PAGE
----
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4/10/2013: Iowa spring football notebook

Posted on 10. Apr, 2013 by in Iowa Football

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By Brendan Stiles

HawkeyeDrive.com

IOWA CITY, Iowa — One coach has experienced a season in the Iowa football program, while the other is completely new to Kirk Ferentz’s system. One played at Iowa and coaches the position he played, while the other left a job coaching the Minnesota Vikings’ special teams unit when a vacancy opened in Iowa City.

But there’s one area of expertise that linebackers coach LeVar Woods and newly-named running backs coach Chris White share in common — special teams. While White is assuming the primary duty of handling Iowa’s special teams in 2013, Woods will continue to play a role.

White said he looks to bring a lot of the nuances that made the Vikings’ special teams area successful in the NFL last season over to Iowa, but that he finds himself leaning on Woods right now in terms of adjusting to the college game. One specific example he referenced was with the shield punting formation used by many college football teams (none of which are Iowa) that aren’t allowed in the NFL.

“We’re going to stick with what I know and what the kids have known,” White said. “We’re going to change up some fundamentals a little bit here, tweak a little here.”

Woods said nothing has really been divided up yet in terms of special teams duties between him and White and that the two have been working together to create competition, specifically in space. In other words, evaluating is being done as to who can block and/or tackle in the open field on plays where a return is involved.

He also doesn’t foresee any issues working with White given how both have NFL backgrounds.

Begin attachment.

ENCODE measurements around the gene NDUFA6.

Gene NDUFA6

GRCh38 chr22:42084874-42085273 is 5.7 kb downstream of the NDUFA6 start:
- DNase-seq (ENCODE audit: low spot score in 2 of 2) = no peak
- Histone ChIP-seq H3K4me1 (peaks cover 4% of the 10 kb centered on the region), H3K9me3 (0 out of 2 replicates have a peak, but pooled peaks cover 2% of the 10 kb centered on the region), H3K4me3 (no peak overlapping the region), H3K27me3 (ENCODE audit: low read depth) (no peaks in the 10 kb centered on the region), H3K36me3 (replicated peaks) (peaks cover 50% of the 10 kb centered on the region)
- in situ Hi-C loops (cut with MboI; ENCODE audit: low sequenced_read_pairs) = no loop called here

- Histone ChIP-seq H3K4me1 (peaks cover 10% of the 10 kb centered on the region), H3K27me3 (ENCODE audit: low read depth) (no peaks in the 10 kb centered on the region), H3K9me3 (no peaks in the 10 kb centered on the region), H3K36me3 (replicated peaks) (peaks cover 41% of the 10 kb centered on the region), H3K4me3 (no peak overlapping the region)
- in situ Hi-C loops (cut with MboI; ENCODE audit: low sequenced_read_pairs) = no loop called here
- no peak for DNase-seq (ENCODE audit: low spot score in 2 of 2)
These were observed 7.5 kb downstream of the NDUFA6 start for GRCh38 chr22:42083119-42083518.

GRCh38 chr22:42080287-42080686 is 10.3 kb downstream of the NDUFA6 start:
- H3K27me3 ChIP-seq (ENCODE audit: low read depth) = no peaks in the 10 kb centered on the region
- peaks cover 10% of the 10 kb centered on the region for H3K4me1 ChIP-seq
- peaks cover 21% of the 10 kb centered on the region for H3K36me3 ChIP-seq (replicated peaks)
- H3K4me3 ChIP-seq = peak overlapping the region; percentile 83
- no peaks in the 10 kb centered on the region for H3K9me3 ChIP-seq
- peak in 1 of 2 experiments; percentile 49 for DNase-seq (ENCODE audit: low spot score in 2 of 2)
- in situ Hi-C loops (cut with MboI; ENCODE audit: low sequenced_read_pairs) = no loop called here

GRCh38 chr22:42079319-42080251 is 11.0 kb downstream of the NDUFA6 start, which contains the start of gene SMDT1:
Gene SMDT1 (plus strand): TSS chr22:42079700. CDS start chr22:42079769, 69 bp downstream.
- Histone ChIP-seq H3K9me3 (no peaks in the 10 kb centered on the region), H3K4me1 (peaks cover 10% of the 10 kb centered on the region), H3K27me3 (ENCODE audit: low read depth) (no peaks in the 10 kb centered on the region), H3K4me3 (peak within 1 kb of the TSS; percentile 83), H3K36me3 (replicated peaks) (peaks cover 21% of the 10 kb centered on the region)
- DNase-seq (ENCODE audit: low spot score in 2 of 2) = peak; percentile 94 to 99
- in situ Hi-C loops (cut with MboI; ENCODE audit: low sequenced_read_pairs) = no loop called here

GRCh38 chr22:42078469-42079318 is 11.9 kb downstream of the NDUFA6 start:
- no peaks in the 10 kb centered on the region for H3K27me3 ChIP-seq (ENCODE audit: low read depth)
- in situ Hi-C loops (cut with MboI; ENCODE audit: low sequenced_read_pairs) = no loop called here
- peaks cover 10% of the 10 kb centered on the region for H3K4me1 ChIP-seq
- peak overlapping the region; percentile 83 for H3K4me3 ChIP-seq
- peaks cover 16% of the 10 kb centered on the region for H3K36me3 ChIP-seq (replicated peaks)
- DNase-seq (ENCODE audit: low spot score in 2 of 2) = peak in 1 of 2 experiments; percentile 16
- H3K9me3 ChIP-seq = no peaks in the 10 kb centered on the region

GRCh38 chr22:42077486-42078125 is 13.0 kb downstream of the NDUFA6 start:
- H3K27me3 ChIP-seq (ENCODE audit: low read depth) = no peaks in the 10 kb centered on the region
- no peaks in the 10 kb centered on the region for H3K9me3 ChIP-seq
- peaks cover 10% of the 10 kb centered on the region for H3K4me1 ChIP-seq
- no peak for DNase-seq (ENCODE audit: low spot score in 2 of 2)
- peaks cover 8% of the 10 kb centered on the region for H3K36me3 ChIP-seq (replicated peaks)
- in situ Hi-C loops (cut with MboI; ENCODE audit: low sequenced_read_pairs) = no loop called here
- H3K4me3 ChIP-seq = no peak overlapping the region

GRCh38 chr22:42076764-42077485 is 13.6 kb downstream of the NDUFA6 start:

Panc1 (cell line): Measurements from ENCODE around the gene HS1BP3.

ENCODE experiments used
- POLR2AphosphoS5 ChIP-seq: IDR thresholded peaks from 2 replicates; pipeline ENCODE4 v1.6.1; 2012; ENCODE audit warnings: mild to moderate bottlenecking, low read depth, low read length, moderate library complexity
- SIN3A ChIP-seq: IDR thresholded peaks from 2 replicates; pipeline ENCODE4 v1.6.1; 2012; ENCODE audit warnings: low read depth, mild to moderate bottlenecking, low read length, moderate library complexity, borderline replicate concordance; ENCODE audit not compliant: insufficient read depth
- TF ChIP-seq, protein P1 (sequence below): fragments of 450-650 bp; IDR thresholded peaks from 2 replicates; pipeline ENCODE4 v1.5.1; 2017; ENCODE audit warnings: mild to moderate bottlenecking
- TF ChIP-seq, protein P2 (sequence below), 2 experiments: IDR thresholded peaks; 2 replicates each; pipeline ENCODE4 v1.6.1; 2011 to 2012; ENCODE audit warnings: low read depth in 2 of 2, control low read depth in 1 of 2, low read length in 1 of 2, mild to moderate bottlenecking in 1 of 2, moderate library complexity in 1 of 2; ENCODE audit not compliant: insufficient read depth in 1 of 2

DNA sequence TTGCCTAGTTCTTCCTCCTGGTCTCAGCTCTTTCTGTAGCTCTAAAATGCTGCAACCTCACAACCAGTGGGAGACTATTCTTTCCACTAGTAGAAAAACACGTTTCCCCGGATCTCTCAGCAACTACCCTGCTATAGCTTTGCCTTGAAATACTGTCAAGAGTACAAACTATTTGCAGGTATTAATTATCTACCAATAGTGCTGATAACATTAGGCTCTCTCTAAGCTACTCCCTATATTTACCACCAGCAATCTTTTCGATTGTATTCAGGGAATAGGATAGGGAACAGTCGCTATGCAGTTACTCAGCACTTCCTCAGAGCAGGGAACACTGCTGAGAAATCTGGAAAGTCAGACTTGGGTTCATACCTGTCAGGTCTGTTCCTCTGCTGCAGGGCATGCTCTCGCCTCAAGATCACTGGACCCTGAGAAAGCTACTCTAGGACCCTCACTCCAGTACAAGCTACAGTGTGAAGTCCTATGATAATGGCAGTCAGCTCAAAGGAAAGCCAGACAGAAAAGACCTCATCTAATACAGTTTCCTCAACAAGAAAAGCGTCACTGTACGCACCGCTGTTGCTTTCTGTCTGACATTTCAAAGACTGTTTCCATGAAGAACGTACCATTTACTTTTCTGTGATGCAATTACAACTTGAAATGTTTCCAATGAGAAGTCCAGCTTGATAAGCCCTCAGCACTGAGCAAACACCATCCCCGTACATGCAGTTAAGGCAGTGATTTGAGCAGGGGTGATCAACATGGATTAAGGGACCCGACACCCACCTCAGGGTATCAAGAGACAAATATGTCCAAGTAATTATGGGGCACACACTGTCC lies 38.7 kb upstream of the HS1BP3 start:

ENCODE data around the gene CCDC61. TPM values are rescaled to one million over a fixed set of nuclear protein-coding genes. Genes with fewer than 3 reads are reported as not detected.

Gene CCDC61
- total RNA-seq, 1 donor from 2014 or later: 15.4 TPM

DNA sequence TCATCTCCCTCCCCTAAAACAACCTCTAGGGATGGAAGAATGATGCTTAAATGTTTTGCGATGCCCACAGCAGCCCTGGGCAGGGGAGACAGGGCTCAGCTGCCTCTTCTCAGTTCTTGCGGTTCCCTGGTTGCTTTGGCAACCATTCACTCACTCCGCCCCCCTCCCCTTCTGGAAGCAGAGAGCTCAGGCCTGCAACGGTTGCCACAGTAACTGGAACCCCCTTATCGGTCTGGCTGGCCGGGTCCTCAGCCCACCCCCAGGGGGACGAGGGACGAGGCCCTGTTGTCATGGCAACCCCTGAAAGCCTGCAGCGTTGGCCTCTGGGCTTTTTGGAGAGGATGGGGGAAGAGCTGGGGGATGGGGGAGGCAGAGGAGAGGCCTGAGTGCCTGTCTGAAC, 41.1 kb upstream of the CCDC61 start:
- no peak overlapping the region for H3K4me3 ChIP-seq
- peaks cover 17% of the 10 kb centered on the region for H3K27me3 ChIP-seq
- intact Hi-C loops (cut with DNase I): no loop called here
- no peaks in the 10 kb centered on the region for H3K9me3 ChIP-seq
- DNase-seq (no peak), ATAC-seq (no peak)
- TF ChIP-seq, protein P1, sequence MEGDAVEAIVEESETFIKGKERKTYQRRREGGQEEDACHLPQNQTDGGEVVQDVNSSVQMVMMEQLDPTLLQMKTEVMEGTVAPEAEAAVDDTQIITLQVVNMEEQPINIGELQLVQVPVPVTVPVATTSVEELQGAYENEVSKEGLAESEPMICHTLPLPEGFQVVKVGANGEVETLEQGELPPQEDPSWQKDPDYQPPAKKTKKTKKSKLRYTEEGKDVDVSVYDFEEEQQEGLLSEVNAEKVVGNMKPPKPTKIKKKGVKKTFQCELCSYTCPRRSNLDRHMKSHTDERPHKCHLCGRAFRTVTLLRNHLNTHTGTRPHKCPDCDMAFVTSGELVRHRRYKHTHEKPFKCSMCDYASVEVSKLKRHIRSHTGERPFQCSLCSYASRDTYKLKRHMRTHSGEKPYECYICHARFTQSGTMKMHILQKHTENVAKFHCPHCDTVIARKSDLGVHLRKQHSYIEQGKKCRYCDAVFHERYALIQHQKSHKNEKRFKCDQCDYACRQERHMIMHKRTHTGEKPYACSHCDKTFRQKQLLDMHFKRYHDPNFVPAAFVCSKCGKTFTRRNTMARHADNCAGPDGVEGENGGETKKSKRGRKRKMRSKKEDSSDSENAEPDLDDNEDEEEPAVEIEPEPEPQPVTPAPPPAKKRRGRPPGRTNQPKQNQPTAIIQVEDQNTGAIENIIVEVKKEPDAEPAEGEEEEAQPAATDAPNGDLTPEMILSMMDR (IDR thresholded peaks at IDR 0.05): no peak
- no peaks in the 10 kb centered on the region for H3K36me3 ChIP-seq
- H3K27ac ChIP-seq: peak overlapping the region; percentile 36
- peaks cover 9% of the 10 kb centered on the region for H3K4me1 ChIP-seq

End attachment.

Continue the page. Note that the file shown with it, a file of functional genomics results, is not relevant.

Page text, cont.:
“If you don’t have a familiarity with it, you don’t quite understand how difficult it is to do,” Woods said. “I think having that experience as a player can help.

“But also, the thing I was particularly excited about with Coach White is that he brings some of those elements to our team, some of the same schemes that I’m familiar with, having played in.”

As far as White’s concerned, it isn’t so much statistics that matter to him, but field position and where an offense or defense is starting a possession because of what might have occurred on special teams the play before.

“I’m not a stat guy at all,” White said. “I can care less where we rank in terms of in the Big Ten. I want to know where the defense gets the ball, where’s their starting position. I want to know where our offense starts the drive.

“It’s all what we call complementary football and that’s all the job is with special teams, is to complement your offense and defense.”

Iowa running backs/special teams coach Chris White discussed spring practices during his press conference held Wednesday, April 10, 2013, at the Hayden Fry Football Complex in Iowa City. White joined the Hawkeyes in February after serving four years as an assistant with the Minnesota Vikings.

Iowa running backs/special teams coach Chris White discussed spring practices during his press conference held Wednesday, April 10, 2013, at the Hayden Fry Football Complex in Iowa City. White joined the Hawkeyes in February after serving four years as an assistant with the Minnesota Vikings.

RBs knowing the 4 Bs

White said his biggest emphasis this spring with the running backs group is getting everyone to understand what he called the 4 Bs — “Base, Bend, Balance, Burst.”

It’s the “Bend,” White said, that he has spent the spring with junior running back Mark Weisman on more than anything else. Weisman, who got placed on scholarship last January after walking on as a transfer from Air Force in 2011, led the Hawkeyes in rushing last season. White noticed Weisman not having much of the “bend” to his game as he watched 2012 film and said he has already noticed a major improvement through six spring practices.